The Associated Press has released some guidelines pertaining to social media terms and usage in the new AP Stylebook; some changes are long overdue, and others are a bit of a headscratcher. For instance, “website” is officially one word now (as is webcam, webcast, and webmaster), and e-book and e-reader is hyphenated. However, the AP has decided that “smart phone” should be two words, which is a bit perplexing considering the one-word version has picked up quite a bit of momentum on the Web.
The AP has also included a section dedicated to text messaging acronyms. Many of them will be familiar to those who have an unlimited texting plan or spend a lot of time on Twitter, but there were a couple that seemed unfamiliar:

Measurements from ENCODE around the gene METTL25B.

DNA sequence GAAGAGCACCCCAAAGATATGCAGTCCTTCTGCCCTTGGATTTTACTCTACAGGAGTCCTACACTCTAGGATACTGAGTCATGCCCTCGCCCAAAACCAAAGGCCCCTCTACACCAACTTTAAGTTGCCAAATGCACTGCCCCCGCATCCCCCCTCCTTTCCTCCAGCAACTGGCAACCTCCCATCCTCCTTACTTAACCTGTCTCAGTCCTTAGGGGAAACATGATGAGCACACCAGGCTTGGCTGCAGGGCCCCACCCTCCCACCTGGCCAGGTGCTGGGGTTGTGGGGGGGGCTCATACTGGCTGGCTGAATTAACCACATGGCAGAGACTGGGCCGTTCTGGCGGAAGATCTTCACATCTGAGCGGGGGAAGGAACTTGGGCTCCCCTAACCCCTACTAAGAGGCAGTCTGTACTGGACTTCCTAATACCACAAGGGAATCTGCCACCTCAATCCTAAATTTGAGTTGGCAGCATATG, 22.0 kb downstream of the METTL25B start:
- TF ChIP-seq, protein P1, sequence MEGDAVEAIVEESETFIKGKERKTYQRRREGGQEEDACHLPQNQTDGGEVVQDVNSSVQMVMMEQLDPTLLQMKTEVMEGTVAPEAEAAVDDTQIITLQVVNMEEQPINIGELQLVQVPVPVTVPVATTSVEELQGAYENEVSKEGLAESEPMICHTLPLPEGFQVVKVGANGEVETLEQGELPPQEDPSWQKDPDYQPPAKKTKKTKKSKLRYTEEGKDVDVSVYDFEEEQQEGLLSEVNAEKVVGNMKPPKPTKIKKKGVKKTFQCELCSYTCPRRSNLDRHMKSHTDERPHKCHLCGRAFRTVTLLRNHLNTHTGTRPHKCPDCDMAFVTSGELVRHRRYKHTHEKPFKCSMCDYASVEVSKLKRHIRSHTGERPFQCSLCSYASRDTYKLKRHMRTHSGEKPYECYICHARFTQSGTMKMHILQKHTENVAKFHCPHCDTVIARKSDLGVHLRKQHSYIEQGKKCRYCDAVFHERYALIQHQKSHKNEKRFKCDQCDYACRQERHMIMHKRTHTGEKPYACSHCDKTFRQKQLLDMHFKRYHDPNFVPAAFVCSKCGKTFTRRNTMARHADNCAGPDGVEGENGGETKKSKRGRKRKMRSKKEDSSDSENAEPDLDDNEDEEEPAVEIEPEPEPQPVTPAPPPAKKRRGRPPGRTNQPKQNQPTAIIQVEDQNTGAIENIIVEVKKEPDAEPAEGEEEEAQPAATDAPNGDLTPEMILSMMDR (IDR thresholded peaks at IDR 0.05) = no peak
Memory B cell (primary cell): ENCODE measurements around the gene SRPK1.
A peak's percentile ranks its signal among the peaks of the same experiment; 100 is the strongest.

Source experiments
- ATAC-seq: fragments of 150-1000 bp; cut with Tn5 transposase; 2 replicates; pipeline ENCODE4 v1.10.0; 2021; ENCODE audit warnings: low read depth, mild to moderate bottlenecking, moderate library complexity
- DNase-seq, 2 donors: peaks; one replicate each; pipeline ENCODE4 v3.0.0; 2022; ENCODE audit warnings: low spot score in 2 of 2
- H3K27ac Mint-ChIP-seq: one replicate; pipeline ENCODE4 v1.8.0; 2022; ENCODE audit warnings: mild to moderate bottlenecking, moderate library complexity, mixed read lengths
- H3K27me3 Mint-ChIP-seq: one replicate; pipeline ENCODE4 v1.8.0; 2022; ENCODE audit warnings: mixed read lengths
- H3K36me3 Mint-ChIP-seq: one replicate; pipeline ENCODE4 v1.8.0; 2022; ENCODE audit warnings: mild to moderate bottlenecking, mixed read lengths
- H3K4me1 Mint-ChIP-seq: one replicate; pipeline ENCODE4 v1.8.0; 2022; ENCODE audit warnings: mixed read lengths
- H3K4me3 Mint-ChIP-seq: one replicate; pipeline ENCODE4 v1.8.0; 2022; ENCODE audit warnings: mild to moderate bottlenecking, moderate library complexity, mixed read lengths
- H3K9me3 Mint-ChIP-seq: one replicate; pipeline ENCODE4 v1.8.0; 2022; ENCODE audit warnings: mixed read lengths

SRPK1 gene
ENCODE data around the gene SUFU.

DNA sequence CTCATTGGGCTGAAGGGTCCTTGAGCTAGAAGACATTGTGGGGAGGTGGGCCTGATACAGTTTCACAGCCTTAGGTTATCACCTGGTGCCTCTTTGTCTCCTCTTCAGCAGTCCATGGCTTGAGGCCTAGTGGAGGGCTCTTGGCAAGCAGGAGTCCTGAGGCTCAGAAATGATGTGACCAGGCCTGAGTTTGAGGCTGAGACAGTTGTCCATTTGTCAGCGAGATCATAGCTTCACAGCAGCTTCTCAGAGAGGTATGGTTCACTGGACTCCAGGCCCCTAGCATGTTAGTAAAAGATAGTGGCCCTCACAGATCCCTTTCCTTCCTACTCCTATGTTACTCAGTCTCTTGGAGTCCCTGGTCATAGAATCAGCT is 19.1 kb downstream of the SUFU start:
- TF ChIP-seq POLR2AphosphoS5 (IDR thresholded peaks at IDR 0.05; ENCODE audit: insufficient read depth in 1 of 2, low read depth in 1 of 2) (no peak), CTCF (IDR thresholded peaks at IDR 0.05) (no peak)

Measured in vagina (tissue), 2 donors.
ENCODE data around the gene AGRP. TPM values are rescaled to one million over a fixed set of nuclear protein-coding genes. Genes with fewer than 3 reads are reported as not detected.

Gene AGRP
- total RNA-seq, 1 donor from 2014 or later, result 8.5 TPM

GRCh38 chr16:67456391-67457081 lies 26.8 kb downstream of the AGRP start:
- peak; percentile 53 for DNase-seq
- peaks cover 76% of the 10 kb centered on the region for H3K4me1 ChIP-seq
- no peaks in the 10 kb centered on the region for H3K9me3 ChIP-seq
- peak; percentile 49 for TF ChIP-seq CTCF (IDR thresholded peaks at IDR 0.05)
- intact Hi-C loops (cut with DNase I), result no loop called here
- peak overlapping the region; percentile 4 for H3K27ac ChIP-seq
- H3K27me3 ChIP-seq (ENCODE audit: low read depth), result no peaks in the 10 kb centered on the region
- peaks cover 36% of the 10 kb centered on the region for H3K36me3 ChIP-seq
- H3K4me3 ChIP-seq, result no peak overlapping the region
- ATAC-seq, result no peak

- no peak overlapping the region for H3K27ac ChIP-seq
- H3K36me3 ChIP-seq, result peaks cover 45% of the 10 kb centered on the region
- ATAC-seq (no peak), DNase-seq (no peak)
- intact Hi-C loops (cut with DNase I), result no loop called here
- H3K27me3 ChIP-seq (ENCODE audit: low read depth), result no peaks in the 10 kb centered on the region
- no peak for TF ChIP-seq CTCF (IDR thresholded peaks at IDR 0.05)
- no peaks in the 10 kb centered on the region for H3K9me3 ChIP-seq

– In my humble opinion
– Parent over shoulder (Not what you were thinking, right? This is a way for teens to alert their friends with whom they are chatting that a parent is approaching the computer screen.)
Other interesting updates include:
Fan, follow, and friend
are defined as “actions by which users connect to other users on social networks,” and all three terms are accepted as nouns and verbs.
The term “click-through
” is hyphenated and is defined as a “way of measuring how many people click a link online to see its destination site.”
Google, Googling, and Googled
are now accepted as “informal verbs” for searching on the Internet.
These are just some of the new additions to the AP Stylebook; there are many more interesting definitions worth checking out